Category Archives: Hedge Funds

Billions: Real-Life Applications of Scenarios Depicted on the Show – Recusal

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In this week’s Billions episode entitled, The Good Life, U.S. Attorney Chuck Rhoades is ready to go after Axe Capital. We are taking a look at how that transpires despite a conflict of interest and lack of recusal.

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New York High Court Rejects Unlawful Termination Claim by Hedge Fund Compliance Officer

On Wednesday, New York’s highest court rejected a claim by the former Chief Compliance Officer of Peconic Partners, LLC – a New York based hedge fund – that he was wrongfully terminated for confronting the fund’s majority owner, CEO and President, William Harnisch, for front-running. Sullivan v. Harnisch, et al., No. 82, NYLJ 1202552974182, at *1 (Ct. of App., Decided May 8, 2012). The complaint filed by the CCO, Joseph Sullivan, alleges he was terminated within days of objecting to sales by Harnisch in his personal account and the accounts of his family members in Potash Corp. (POT) the day before selling shares of the stock in the hedge fund’s accounts. The court noted that Sullivan, as CCO, had a duty to ensure that Peconic followed its legal and ethical obligation under state and federal securities laws, as well as its own Code of Ethics, to avoid such conduct. Notably, the court found that those “legal and ethical duties of a securities firm and its compliance officer [do not justify the recognition] of a cause of action for damages when the compliance officer is fired for objecting to misconduct.” An important factor in the reaching this decision seemed to be the fact that Sullivan was not a full-time compliance officer; rather, he held four other titles at the firm, including Executive Vice President and Chief Operating Officer.

The high court also noted the limits of the recent protections afforded whistleblowers under the Dodd-Frank Act, stating a “private right of action for double-back pay for employees who are fired for furnishing information about violations of the securities laws to the SEC,” and no private right of action for termination that results in reporting violations internally. The opinion’s author, Hon. Robert S. Smith, Jr., stated Dodd-Frank “does not apply to conduct like that alleged in Sullivan’s complaint; Sullivan does not claim to have blown a whistle…but only to have confronted Harnisch himself. Nothing in federal law persuades us that we should change our own law to create a remedy where Congress did not.”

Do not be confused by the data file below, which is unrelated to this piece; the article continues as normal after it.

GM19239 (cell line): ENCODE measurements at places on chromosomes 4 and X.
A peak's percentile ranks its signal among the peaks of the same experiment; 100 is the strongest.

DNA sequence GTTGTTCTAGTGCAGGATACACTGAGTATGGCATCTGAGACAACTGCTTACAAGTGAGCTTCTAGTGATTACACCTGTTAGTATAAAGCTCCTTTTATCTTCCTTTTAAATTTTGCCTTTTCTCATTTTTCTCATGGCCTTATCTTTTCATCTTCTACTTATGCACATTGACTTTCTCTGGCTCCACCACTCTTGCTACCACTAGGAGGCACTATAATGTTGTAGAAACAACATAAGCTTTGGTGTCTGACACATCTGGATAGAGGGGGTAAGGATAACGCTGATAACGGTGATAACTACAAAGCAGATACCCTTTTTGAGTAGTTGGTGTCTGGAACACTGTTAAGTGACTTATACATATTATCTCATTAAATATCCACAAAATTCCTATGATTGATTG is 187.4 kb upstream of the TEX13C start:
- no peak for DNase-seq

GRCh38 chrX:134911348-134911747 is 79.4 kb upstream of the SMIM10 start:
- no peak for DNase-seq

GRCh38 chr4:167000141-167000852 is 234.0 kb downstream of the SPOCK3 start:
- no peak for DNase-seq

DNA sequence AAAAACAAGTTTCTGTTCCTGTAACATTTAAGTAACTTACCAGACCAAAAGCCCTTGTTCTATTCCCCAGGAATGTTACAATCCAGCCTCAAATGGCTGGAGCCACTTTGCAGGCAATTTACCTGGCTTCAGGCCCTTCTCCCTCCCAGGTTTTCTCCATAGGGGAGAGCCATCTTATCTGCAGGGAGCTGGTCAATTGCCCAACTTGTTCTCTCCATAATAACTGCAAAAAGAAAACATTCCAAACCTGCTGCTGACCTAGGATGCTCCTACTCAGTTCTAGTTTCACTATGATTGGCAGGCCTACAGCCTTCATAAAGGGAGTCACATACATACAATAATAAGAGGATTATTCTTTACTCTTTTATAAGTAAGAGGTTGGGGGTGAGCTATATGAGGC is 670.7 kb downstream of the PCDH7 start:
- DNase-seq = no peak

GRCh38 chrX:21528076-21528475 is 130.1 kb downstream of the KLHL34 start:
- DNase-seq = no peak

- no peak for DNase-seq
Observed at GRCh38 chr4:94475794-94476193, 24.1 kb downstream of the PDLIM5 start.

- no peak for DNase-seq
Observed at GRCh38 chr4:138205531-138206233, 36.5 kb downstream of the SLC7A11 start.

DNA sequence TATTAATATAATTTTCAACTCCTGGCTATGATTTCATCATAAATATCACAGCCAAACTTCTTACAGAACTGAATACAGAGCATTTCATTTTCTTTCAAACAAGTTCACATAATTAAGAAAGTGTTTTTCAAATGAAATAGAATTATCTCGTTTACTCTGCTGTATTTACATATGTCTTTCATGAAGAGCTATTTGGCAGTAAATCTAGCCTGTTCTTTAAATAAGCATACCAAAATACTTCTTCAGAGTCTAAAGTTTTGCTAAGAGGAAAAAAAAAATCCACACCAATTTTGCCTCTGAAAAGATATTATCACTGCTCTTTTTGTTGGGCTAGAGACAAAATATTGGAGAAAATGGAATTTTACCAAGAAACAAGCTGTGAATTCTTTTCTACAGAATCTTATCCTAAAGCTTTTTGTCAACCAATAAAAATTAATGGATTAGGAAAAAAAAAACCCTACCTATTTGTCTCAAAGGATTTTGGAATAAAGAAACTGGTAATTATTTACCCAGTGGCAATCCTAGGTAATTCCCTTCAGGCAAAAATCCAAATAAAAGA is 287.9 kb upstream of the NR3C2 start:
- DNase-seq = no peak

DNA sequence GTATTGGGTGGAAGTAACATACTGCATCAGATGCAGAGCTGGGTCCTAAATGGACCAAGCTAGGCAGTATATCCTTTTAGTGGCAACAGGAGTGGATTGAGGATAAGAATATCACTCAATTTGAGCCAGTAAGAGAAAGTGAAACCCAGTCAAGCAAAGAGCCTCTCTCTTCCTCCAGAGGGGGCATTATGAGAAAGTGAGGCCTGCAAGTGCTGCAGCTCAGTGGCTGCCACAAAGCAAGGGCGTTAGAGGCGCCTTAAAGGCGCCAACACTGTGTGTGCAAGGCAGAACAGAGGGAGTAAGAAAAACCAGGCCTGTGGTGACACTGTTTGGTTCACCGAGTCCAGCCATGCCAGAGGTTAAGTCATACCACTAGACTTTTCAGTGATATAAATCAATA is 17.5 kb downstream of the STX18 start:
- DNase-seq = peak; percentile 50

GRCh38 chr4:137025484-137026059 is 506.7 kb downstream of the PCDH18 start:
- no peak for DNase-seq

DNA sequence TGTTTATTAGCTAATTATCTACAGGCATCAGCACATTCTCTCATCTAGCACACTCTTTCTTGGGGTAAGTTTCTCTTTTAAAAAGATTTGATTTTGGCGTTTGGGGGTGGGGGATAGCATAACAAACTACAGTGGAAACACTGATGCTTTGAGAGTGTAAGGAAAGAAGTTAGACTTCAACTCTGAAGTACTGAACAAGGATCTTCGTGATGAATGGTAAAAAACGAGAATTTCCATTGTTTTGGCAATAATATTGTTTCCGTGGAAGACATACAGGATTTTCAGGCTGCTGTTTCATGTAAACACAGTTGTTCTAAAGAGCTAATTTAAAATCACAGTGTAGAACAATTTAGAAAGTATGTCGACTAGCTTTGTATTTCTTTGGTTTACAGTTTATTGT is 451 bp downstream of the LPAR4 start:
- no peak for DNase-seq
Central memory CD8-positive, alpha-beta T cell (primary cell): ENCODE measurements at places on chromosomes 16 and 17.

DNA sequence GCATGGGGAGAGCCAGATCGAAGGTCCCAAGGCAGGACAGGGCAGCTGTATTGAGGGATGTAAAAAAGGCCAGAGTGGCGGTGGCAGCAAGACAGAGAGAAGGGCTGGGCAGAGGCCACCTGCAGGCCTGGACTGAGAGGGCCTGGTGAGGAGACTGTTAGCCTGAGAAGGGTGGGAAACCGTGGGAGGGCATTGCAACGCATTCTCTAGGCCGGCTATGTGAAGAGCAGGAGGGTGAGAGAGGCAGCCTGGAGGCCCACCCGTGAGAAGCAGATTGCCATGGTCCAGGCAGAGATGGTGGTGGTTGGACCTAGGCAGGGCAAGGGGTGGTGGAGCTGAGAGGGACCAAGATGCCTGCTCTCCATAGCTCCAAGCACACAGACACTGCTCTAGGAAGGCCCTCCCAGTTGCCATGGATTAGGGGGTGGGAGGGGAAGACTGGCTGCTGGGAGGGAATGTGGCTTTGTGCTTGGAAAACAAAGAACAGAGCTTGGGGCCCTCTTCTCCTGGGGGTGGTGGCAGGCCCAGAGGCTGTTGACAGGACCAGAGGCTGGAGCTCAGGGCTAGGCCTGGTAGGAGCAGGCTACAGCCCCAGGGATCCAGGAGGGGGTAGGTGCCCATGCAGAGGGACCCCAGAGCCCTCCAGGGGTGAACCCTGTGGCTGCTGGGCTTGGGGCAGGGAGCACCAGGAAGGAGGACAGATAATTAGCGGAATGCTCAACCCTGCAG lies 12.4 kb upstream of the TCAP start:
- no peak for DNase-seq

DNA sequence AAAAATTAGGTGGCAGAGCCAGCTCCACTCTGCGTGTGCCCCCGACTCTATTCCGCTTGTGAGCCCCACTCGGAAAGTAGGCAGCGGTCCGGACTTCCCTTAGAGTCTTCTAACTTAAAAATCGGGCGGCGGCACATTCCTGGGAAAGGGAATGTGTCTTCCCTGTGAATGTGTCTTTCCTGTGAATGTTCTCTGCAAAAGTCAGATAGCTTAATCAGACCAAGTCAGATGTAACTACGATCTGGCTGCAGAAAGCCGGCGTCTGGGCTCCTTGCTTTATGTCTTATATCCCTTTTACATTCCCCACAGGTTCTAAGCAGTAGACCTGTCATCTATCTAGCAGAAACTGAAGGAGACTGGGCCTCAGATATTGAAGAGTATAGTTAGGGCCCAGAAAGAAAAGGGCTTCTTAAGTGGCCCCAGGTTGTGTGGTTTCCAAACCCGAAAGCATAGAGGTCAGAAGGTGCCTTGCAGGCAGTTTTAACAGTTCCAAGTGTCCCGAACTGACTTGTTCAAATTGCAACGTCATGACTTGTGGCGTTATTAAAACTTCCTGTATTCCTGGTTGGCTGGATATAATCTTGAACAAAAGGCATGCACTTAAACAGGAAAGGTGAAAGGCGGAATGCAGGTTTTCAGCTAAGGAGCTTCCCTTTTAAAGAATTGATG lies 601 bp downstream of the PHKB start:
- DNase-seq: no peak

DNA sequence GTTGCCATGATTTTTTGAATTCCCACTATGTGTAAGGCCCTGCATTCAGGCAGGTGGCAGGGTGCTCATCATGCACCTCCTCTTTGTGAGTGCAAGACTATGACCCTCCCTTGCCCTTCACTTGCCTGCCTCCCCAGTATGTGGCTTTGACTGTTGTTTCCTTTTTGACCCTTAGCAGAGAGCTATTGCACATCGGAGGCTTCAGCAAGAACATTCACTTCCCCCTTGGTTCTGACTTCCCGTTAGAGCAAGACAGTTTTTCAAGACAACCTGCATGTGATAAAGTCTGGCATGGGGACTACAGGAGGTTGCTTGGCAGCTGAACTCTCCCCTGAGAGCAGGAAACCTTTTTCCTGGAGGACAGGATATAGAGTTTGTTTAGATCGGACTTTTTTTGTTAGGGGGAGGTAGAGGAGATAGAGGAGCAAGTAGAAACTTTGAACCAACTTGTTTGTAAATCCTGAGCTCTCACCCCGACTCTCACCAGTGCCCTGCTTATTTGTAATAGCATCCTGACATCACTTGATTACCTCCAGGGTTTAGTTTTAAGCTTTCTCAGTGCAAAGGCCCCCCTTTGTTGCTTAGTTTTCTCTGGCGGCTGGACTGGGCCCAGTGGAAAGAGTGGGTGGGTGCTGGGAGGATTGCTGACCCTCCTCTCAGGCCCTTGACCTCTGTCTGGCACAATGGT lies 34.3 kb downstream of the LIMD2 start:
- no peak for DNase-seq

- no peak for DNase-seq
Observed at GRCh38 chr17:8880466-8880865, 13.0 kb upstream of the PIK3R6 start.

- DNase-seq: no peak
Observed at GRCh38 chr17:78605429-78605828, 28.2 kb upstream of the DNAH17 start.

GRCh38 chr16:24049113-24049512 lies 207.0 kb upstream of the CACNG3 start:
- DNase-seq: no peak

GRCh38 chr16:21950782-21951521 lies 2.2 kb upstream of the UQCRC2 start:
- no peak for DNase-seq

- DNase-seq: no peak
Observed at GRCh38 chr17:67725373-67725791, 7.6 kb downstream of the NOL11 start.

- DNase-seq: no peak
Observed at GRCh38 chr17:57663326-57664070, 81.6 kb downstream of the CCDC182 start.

Two of the court’s seven judges, included the court’s Chief Judge, Hon. Jonathan Lippman, disagreed with the ruling. Judge Lippman’s scathing dissenting opinion observed:  “The majority’s conclusion that an investment adviser like defendant Peconic has every right to fire its compliance officer, simply for doing his job, flies in the face of what we have learned from the Madoff debacle, runs counter to the letter and spirit of this Court’s precedent, and facilitates the perpetration of frauds on the public.”

For additional information about the Sullivan case or any other securities compliance concern please contact the author, Sarah Weber at sarah.weber@jackolg.com or (619)298-2880.

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SEC Focuses on Suspicious Hedge Fund Performance to Identify Potential Fraud

On December 1, the SEC announced enforcement actions against three advisory firms and six individuals as part of the Commission’s new initiative whereby the Commission’s Asset Management Unit uses proprietary risk analytics to evaluate hedge fund returns. Performance that appears inconsistent with a fund’s investment strategy or other benchmarks forms a basis for further scrutiny. The enforcement actions allege that the firms and managers engaged in a wide variety of illegal practices in the management of hedge funds or private pooled investment vehicles, including fraudulent valuation of portfolio holdings, misuse of fund assets, and misrepresentations to investors about critical attributes such as performance, assets, liquidity, investment strategy, valuation procedures, and conflicts of interest.

The enforcement action filed against ThinkStrategy Capital Management LLC is particularly instructive.  In this action, the SEC charged the New York-based firm and its managing director with fraud in connection with two hedge funds they managed. At its peak, ThinkStrategy reportedly managed approximately $520 million in assets.  However, the SEC’s complaint filed on Nov. 9, 2011 alleges that ThinkStrategy engaged in a pattern of deceptive conduct designed to bolster the funds’ track record, size, and credentials.  Specifically, the SEC alleges that ThinkStrategy materially overstated the funds’ performance and gave investors the false impression that their returns were consistently positive and minimally volatile.  ThinkStrategy also allegedly inflated the funds’ assets, exaggerated the firm’s longevity and performance history, and misrepresented the size and credentials of firm’s management team.

Given the new information the SEC will acquire through Form PF, we can expect to see increased regulatory scrutiny against private fund managers rooted in suspiciously inflated performance returns.

For additional information please contact us at info@jackolg.com or at (619) 298-2880.

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SEC Whistleblower Program Now In Effect

With its new whistleblower program officially becoming effective on August 12, 2011, the SEC launched a new webpage for people to report violations of the federal securities laws and apply for a financial award.